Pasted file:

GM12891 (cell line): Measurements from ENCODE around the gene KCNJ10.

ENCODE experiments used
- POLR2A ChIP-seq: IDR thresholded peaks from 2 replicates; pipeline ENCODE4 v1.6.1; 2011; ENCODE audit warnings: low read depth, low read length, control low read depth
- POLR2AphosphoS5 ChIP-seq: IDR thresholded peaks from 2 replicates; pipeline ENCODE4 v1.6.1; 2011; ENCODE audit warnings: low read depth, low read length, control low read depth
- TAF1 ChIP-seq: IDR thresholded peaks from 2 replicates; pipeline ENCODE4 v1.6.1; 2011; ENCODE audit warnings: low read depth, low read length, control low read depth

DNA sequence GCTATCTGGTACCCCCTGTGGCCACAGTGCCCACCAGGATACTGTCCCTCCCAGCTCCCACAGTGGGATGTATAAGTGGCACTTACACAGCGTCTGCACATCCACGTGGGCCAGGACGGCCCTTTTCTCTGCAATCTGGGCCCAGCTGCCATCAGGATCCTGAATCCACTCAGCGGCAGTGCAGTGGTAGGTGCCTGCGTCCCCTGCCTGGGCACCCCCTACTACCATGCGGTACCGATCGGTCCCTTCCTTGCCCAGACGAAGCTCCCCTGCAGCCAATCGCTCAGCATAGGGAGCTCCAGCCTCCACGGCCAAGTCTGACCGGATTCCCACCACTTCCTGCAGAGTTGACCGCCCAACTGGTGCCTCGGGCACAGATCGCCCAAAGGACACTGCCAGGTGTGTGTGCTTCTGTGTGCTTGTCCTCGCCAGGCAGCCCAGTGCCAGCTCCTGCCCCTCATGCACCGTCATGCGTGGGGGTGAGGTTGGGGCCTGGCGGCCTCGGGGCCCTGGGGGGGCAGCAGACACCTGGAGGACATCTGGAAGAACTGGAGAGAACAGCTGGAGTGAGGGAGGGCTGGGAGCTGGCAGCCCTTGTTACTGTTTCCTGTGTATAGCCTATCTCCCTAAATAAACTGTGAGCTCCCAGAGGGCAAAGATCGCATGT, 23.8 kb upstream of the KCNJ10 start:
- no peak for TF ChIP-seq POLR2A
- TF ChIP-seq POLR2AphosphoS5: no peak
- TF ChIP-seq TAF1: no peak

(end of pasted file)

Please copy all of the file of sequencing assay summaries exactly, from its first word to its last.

GM12891 (cell line): Measurements from ENCODE around the gene KCNJ10.

ENCODE experiments used
- POLR2A ChIP-seq: IDR thresholded peaks from 2 replicates; pipeline ENCODE4 v1.6.1; 2011; ENCODE audit warnings: low read depth, low read length, control low read depth
- POLR2AphosphoS5 ChIP-seq: IDR thresholded peaks from 2 replicates; pipeline ENCODE4 v1.6.1; 2011; ENCODE audit warnings: low read depth, low read length, control low read depth
- TAF1 ChIP-seq: IDR thresholded peaks from 2 replicates; pipeline ENCODE4 v1.6.1; 2011; ENCODE audit warnings: low read depth, low read length, control low read depth

DNA sequence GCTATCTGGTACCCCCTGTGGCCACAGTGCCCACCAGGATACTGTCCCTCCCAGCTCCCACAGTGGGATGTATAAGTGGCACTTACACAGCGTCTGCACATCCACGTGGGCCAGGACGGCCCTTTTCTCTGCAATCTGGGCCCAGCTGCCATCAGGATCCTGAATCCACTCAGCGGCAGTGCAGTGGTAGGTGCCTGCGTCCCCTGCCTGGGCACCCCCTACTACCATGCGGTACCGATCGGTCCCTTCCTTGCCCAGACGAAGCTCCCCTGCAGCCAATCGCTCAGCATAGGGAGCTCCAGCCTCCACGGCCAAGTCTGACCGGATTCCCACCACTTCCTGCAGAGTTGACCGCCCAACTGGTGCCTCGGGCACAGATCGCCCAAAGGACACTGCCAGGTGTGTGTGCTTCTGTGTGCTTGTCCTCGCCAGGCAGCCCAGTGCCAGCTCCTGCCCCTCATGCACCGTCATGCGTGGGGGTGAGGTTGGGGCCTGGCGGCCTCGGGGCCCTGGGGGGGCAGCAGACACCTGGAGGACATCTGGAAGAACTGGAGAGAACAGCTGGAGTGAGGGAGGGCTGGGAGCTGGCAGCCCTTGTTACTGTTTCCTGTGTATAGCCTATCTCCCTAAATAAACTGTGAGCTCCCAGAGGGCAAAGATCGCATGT, 23.8 kb upstream of the KCNJ10 start:
- no peak for TF ChIP-seq POLR2A
- TF ChIP-seq POLR2AphosphoS5: no peak
- TF ChIP-seq TAF1: no peak